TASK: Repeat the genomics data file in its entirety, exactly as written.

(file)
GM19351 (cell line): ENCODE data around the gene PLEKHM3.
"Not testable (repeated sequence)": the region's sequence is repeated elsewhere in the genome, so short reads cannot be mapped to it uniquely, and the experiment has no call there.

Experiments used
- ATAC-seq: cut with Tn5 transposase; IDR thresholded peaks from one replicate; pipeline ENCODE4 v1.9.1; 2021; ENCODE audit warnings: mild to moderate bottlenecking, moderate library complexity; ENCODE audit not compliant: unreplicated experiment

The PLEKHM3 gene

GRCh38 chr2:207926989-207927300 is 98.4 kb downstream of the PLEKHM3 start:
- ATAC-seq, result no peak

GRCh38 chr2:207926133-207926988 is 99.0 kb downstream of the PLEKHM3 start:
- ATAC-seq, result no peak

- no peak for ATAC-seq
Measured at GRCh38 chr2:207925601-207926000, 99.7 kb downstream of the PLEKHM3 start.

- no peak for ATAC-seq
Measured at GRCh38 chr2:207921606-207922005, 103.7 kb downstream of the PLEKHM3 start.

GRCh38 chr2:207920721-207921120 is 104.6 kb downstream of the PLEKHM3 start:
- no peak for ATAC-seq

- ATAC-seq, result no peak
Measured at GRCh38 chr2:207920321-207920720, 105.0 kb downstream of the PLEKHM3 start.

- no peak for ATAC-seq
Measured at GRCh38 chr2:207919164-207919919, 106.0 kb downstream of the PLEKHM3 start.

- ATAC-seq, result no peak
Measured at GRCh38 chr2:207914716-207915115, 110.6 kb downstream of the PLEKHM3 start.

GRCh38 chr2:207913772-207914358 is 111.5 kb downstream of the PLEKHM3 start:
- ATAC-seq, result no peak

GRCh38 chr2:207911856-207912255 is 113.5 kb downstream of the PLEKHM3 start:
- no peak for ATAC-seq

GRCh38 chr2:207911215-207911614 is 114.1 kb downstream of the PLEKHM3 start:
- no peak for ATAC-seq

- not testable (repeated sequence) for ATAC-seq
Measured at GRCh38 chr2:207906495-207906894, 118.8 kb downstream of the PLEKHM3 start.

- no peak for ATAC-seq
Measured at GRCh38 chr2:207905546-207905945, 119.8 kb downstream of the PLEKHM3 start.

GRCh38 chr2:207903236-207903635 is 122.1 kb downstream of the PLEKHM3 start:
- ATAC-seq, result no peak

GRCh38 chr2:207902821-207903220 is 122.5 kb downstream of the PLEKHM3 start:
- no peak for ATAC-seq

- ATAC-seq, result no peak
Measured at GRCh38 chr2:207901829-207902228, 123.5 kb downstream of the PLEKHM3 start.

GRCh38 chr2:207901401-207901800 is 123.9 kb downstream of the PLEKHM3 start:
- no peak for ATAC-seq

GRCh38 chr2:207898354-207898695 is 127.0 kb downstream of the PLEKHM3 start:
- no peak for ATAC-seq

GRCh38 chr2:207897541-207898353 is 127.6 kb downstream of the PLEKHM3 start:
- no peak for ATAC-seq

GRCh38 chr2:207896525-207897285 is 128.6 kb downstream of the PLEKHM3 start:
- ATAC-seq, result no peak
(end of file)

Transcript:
GM19351 (cell line): ENCODE data around the gene PLEKHM3.
"Not testable (repeated sequence)": the region's sequence is repeated elsewhere in the genome, so short reads cannot be mapped to it uniquely, and the experiment has no call there.

Experiments used
- ATAC-seq: cut with Tn5 transposase; IDR thresholded peaks from one replicate; pipeline ENCODE4 v1.9.1; 2021; ENCODE audit warnings: mild to moderate bottlenecking, moderate library complexity; ENCODE audit not compliant: unreplicated experiment

The PLEKHM3 gene

GRCh38 chr2:207926989-207927300 is 98.4 kb downstream of the PLEKHM3 start:
- ATAC-seq, result no peak

GRCh38 chr2:207926133-207926988 is 99.0 kb downstream of the PLEKHM3 start:
- ATAC-seq, result no peak

- no peak for ATAC-seq
Measured at GRCh38 chr2:207925601-207926000, 99.7 kb downstream of the PLEKHM3 start.

- no peak for ATAC-seq
Measured at GRCh38 chr2:207921606-207922005, 103.7 kb downstream of the PLEKHM3 start.

GRCh38 chr2:207920721-207921120 is 104.6 kb downstream of the PLEKHM3 start:
- no peak for ATAC-seq

- ATAC-seq, result no peak
Measured at GRCh38 chr2:207920321-207920720, 105.0 kb downstream of the PLEKHM3 start.

- no peak for ATAC-seq
Measured at GRCh38 chr2:207919164-207919919, 106.0 kb downstream of the PLEKHM3 start.

- ATAC-seq, result no peak
Measured at GRCh38 chr2:207914716-207915115, 110.6 kb downstream of the PLEKHM3 start.

GRCh38 chr2:207913772-207914358 is 111.5 kb downstream of the PLEKHM3 start:
- ATAC-seq, result no peak

GRCh38 chr2:207911856-207912255 is 113.5 kb downstream of the PLEKHM3 start:
- no peak for ATAC-seq

GRCh38 chr2:207911215-207911614 is 114.1 kb downstream of the PLEKHM3 start:
- no peak for ATAC-seq

- not testable (repeated sequence) for ATAC-seq
Measured at GRCh38 chr2:207906495-207906894, 118.8 kb downstream of the PLEKHM3 start.

- no peak for ATAC-seq
Measured at GRCh38 chr2:207905546-207905945, 119.8 kb downstream of the PLEKHM3 start.

GRCh38 chr2:207903236-207903635 is 122.1 kb downstream of the PLEKHM3 start:
- ATAC-seq, result no peak

GRCh38 chr2:207902821-207903220 is 122.5 kb downstream of the PLEKHM3 start:
- no peak for ATAC-seq

- ATAC-seq, result no peak
Measured at GRCh38 chr2:207901829-207902228, 123.5 kb downstream of the PLEKHM3 start.

GRCh38 chr2:207901401-207901800 is 123.9 kb downstream of the PLEKHM3 start:
- no peak for ATAC-seq

GRCh38 chr2:207898354-207898695 is 127.0 kb downstream of the PLEKHM3 start:
- no peak for ATAC-seq

GRCh38 chr2:207897541-207898353 is 127.6 kb downstream of the PLEKHM3 start:
- no peak for ATAC-seq

GRCh38 chr2:207896525-207897285 is 128.6 kb downstream of the PLEKHM3 start:
- ATAC-seq, result no peak